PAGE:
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The Dragon of Lonely Island

The Dragon of Lonely Island

5.0 8
by Rebecca Rupp

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Hannah, Zachary, and Sarah Emily are spending the summer at their great-aunt Mehitabel's house on faraway Lonely Island. There, in a cave hidden high above the ocean, they discover a fabulous creature: a glittering three-headed golden dragon with a kind heart, an unpredictable temper, and a memory that spans 20,000 years. Transported by the magic of the dragon's


Hannah, Zachary, and Sarah Emily are spending the summer at their great-aunt Mehitabel's house on faraway Lonely Island. There, in a cave hidden high above the ocean, they discover a fabulous creature: a glittering three-headed golden dragon with a kind heart, an unpredictable temper, and a memory that spans 20,000 years. Transported by the magic of the dragon's stories, the children meet Mei-lan, a young girl in ancient China; nineteenth-century cabin boy Jamie Pritchett; and, in more recent times, Hitty and her brother, Will, who survive a frightening plane crash on a desert island. In this fluidly written novel, Rebecca Rupp explores what three children from the present learn from the past - and from an unlikely but wise and generous friend.

Editorial Reviews

Children's Literature - Dr. Judy Rowen
Hannah, Zachary and Sarah Emily must spend their summer in Aunt Mehitabel's house on Lonely Island; their mother needs the isolation to finish writing her latest novel. Aunt Mehitabel leaves them some cryptic instructions to explore Drake's Hill. Once there, the children discover a cave-properly a Resting Place for a three-headed dragon named Fafnyr Goldenwings. Fafnyr quickly puts the children at ease and tells them a story. The siblings visit three times and hear three of Fafnyr's stories; each tale has a lesson for the children. Readers who persevere through the first portion of the book will be quite enthralled once Fafnyr is given voice and the golden magic begins.
School Library Journal
Gr 3-6-Because their mother needs a quiet place to finish her novel, the three Davis children find themselves spending the summer in a Victorian house on a small island off the coast of Maine. A mysterious letter from their elderly Great Aunt Mehitabel, absentee owner of Lonely Island, helps the siblings discover Fafnyr Goldenwings, a three-headed dragon that sleeps deep inside a cave on Drake's Hill. It can be prickly and fussy, but takes pains not to frighten the children, assuring them at once that it is a vegetarian. Over the course of the summer, each head awakes in turn and tells a story about children that the dragon had helped. It drove away invading Mongols from a Chinese girl's village, saved an orphaned boy from the clutches of evil pirates, and rescued a brother and sister marooned on a desert island-but only after the siblings learned to think for themselves. The children learn that the sister in the last story was actually a young Aunt Mehitabel, who offered the dragon a sanctuary on Lonely Island. The Chinese story has the tone of European tales of exotic Cathay and the other two are reminiscent of earlier children's books, when adventures were more jolly than harrowing. This smoothly written confection may be a tad bland and predictable, but it goes down as easily as an entertaining, light read.-Margaret A. Chang, Massachusetts College of Liberal Arts, North Adams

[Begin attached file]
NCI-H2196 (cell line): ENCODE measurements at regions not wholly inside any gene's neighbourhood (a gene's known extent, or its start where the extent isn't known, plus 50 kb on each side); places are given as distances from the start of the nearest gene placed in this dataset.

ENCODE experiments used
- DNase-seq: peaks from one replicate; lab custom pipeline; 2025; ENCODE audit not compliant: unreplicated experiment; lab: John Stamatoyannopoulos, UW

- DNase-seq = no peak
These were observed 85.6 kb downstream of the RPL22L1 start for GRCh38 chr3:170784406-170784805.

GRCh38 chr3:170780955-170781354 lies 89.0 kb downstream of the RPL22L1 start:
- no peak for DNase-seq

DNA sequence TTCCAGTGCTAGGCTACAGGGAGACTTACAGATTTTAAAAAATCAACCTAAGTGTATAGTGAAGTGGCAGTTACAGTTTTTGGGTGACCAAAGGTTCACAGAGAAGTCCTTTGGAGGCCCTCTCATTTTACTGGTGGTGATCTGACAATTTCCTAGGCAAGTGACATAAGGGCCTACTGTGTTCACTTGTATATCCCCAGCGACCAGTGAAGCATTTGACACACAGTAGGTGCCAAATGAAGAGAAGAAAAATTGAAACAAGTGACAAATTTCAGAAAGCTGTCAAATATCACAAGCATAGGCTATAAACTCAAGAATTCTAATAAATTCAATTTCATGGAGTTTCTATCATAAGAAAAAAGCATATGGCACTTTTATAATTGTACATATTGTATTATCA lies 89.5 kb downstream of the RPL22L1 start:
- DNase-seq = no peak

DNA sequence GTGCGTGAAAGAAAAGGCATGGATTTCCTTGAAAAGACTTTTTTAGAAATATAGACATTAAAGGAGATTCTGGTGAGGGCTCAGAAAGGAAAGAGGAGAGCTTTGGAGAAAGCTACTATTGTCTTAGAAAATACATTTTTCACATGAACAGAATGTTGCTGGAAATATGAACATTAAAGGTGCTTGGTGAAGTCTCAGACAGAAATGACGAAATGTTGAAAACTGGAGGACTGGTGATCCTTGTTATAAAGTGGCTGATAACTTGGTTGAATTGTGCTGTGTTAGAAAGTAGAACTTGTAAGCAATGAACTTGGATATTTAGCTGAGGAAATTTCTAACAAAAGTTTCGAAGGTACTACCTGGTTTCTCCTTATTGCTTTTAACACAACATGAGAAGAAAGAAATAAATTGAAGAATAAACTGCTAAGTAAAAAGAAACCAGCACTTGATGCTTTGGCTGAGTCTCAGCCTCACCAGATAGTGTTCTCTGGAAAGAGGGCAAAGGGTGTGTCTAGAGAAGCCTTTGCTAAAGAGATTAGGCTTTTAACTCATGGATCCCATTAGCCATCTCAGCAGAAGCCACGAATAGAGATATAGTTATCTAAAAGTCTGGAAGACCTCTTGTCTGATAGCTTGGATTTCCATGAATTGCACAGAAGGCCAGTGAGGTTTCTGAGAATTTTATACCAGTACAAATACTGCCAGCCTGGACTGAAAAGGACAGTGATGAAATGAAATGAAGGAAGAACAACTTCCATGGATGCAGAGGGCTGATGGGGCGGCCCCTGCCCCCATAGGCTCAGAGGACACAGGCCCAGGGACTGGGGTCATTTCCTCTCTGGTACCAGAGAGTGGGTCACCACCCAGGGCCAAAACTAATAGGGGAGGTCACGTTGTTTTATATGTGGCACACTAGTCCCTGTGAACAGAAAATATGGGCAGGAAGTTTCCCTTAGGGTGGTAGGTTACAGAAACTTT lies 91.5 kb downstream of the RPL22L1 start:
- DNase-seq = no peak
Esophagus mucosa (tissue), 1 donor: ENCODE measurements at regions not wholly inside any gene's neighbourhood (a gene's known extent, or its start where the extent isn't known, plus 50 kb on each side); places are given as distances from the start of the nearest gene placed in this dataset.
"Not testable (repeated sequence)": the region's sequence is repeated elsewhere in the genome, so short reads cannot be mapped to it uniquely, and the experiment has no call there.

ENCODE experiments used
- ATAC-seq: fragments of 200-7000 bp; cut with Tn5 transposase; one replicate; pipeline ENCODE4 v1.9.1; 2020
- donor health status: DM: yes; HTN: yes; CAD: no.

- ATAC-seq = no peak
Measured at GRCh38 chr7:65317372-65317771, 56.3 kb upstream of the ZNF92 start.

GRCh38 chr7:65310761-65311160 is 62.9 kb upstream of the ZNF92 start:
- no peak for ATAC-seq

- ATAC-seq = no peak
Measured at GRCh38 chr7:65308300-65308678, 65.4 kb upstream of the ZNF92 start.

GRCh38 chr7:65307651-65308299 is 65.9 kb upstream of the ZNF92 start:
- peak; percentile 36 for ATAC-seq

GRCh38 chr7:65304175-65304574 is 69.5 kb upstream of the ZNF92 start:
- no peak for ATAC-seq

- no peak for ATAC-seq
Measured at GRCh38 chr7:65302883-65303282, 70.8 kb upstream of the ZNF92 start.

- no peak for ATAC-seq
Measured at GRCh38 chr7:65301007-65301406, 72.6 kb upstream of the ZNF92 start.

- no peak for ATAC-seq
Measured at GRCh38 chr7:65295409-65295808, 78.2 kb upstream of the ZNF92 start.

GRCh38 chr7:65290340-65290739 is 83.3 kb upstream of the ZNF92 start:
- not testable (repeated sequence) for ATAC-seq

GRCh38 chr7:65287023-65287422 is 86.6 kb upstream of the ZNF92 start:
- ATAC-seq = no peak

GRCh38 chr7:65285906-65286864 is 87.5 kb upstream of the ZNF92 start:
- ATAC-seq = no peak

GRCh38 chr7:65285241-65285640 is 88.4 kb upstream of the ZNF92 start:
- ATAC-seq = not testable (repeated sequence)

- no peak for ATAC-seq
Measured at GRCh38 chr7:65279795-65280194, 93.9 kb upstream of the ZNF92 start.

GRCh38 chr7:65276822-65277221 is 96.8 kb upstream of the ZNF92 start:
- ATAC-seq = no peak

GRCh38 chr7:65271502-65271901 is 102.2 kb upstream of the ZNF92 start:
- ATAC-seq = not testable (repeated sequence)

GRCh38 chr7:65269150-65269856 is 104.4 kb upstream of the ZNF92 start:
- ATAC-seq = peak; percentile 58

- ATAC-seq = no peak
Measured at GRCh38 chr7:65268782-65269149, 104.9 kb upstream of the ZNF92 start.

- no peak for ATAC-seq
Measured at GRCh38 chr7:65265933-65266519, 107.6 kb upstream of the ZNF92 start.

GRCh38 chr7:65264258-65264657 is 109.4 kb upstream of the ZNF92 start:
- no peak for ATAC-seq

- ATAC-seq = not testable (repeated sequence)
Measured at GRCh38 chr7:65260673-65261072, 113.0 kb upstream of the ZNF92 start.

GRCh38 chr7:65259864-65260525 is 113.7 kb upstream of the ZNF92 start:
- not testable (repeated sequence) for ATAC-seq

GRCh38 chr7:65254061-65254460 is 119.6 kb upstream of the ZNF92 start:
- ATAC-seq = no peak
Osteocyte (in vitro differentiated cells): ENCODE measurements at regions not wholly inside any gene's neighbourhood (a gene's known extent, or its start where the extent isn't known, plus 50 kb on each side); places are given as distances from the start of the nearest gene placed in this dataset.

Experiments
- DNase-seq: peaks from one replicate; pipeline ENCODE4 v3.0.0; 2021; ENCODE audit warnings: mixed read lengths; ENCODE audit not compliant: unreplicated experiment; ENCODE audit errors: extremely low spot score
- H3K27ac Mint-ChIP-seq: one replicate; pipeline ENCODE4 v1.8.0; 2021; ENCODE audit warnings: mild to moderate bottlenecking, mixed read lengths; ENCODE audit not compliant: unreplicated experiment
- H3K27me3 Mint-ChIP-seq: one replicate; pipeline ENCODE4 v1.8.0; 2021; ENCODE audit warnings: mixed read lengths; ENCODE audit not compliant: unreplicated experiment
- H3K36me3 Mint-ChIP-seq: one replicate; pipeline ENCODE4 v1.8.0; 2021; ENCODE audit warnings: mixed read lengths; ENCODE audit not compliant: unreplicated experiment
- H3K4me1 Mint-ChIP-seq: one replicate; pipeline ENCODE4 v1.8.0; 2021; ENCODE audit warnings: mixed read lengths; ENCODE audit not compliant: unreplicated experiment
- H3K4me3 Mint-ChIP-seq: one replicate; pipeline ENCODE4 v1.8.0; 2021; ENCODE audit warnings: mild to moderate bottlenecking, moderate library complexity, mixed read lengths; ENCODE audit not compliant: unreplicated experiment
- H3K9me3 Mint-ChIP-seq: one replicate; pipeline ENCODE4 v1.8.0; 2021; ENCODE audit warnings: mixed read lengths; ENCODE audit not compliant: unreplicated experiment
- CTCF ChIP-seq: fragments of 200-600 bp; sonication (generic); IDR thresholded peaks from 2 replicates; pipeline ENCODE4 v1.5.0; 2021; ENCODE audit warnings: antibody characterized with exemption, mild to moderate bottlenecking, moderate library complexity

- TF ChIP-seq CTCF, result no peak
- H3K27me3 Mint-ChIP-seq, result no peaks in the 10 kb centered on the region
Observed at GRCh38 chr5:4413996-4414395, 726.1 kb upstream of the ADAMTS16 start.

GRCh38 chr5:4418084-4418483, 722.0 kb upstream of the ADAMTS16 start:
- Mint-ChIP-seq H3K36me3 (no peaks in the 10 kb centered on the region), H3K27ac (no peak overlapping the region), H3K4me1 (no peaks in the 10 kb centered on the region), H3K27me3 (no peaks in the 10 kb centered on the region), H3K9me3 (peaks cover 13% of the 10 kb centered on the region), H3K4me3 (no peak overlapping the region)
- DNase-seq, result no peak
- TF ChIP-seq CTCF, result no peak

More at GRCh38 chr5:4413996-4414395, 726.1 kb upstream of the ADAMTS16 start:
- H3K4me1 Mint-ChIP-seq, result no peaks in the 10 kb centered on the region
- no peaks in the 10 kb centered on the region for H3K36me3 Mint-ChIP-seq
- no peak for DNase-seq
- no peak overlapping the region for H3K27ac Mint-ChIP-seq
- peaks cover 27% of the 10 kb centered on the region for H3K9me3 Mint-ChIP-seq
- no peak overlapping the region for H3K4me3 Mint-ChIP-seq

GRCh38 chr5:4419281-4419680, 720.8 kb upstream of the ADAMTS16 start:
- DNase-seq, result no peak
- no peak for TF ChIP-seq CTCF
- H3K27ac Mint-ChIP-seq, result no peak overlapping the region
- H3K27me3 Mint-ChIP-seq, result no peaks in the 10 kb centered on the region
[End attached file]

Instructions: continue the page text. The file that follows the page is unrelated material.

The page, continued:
Product Details

Candlewick Press
Publication date:
Dragon of Lonely Island
Sold by:
Barnes & Noble
Sales rank:
710L (what's this?)
File size:
1 MB

Read an Excerpt

They strode along, single file because the old path was so narrow. Sarah Emily hummed as she walked. Zachary paused every once in a while to check directions on his compass. Hannah dabbed sunscreen on her nose. Soon Zachary and Sarah Emily were hungry again-"I can't believe you two, after eating all those doughnuts," said Hannah-so they paused, just at the foot of the hill, for a sandwich (peanut butter and Mrs. Jones's homemade strawberry jam), a cookie, and a drink of lemonade. Zachary's freckles began to come out in the sun. Sarah Emily crumpled the last sandwich wrapper and tucked it back into Zachary's pack. "Let's go to the very top," she said, "and look for China."
"Wrong direction and wrong ocean," said Hannah. "Try France."
"Or Greenland," said Zachary. "Last one to the top is a rotten egg!" He grabbed the pack and began to run, bounding up the little path, winding in and out around scattered boulders.
Hannah and Sarah Emily-shouting "Hey!" and "Wait for me!"-dashed after him.
The hill was steeper than it looked. Soon the children were breathless, and one after another they slowed, panting, to a walk. They were hot, and the backs of Sarah Emily's legs began to ache. They staggered up the last few feet and collapsed, laughing, against the huge heap of piled rocks that formed the very peak of Drake's Hill. Zachary raised his fist in triumph. "Excelsior!" he shouted.
The view from the hill was spectacular. From their height, they could trace the coast of the island and gaze far out to sea. "I feel like I've just climbed Mount Everest," said Hannah.
"Let's get right up on top of these rocks," said Zachary. "Then we'll be able to see everything in both directions."